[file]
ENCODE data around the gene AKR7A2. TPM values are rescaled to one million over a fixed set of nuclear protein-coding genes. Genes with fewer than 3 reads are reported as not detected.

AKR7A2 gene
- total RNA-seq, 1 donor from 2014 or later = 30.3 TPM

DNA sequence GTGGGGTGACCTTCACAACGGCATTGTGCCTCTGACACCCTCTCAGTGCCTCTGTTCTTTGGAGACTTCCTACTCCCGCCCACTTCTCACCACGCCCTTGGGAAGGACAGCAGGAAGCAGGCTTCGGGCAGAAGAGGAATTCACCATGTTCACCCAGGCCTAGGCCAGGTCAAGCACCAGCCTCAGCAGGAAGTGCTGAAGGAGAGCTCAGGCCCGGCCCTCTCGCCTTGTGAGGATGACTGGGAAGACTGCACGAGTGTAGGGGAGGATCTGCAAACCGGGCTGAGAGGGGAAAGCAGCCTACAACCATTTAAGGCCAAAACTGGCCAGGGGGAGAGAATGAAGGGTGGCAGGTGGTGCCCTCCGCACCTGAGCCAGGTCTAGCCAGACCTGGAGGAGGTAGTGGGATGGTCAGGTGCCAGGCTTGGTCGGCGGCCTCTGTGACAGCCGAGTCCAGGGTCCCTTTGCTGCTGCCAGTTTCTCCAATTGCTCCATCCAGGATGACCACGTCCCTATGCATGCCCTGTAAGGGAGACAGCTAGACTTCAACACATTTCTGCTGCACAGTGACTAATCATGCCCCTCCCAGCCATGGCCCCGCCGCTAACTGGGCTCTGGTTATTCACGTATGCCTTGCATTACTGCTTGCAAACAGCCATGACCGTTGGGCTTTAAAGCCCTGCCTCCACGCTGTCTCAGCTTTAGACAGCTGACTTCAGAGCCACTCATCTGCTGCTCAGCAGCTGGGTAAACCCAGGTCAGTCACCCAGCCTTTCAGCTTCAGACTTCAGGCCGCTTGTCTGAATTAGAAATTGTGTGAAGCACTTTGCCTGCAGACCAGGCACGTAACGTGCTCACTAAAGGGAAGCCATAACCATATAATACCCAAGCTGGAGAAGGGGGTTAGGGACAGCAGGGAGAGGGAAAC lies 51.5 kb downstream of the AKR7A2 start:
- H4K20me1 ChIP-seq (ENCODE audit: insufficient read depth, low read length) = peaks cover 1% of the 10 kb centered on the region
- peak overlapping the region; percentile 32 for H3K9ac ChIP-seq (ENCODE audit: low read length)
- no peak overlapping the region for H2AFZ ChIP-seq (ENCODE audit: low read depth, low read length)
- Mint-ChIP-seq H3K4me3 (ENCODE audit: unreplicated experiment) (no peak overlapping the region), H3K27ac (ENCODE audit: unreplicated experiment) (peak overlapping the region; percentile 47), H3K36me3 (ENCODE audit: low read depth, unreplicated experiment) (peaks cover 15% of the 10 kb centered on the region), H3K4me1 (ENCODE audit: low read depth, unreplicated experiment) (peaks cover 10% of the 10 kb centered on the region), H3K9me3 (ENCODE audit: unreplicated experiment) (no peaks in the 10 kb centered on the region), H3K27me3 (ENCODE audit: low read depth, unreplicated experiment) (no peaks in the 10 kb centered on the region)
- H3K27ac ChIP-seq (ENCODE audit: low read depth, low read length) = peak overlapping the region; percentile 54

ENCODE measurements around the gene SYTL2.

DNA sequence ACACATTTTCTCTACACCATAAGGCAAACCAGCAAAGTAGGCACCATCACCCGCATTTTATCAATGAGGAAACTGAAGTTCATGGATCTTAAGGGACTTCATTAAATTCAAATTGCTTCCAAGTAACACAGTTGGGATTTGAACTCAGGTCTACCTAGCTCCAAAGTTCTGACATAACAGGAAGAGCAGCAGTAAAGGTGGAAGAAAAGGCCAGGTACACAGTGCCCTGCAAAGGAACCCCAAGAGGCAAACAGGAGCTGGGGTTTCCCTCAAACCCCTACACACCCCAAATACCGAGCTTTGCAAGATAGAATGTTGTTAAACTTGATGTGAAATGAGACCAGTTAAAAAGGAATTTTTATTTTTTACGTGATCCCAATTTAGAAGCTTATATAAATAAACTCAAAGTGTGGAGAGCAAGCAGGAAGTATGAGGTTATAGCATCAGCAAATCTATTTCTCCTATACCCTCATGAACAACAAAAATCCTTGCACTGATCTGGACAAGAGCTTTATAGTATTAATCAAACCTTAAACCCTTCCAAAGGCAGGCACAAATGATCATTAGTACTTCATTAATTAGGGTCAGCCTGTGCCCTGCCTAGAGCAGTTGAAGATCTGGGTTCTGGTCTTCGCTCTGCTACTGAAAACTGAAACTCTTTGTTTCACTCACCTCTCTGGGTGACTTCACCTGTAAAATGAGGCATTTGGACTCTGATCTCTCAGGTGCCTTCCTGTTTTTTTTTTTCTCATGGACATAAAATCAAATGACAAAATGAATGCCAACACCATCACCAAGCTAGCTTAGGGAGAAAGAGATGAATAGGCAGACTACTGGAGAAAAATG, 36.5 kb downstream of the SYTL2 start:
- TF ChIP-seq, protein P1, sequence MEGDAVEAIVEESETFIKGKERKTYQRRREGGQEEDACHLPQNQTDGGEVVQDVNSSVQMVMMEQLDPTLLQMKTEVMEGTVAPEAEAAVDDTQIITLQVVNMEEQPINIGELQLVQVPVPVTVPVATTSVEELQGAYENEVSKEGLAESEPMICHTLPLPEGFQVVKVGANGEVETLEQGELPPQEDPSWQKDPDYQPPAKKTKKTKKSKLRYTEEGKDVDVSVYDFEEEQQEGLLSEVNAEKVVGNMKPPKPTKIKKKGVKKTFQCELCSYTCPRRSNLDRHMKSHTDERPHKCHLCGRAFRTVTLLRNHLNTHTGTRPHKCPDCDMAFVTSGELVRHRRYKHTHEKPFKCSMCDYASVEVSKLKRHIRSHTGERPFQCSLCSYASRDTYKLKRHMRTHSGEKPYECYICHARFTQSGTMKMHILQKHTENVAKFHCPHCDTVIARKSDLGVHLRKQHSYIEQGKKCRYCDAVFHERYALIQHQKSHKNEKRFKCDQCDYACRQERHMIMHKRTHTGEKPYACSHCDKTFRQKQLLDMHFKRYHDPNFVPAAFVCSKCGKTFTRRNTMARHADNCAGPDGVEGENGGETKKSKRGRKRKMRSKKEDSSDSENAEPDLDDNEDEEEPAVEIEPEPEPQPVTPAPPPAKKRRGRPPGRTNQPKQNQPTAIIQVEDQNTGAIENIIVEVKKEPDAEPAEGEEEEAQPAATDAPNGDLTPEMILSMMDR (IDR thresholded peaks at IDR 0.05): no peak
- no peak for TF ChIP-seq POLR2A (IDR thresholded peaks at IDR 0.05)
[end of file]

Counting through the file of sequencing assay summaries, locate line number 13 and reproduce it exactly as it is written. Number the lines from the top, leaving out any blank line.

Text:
- no peak for TF ChIP-seq POLR2A (IDR thresholded peaks at IDR 0.05)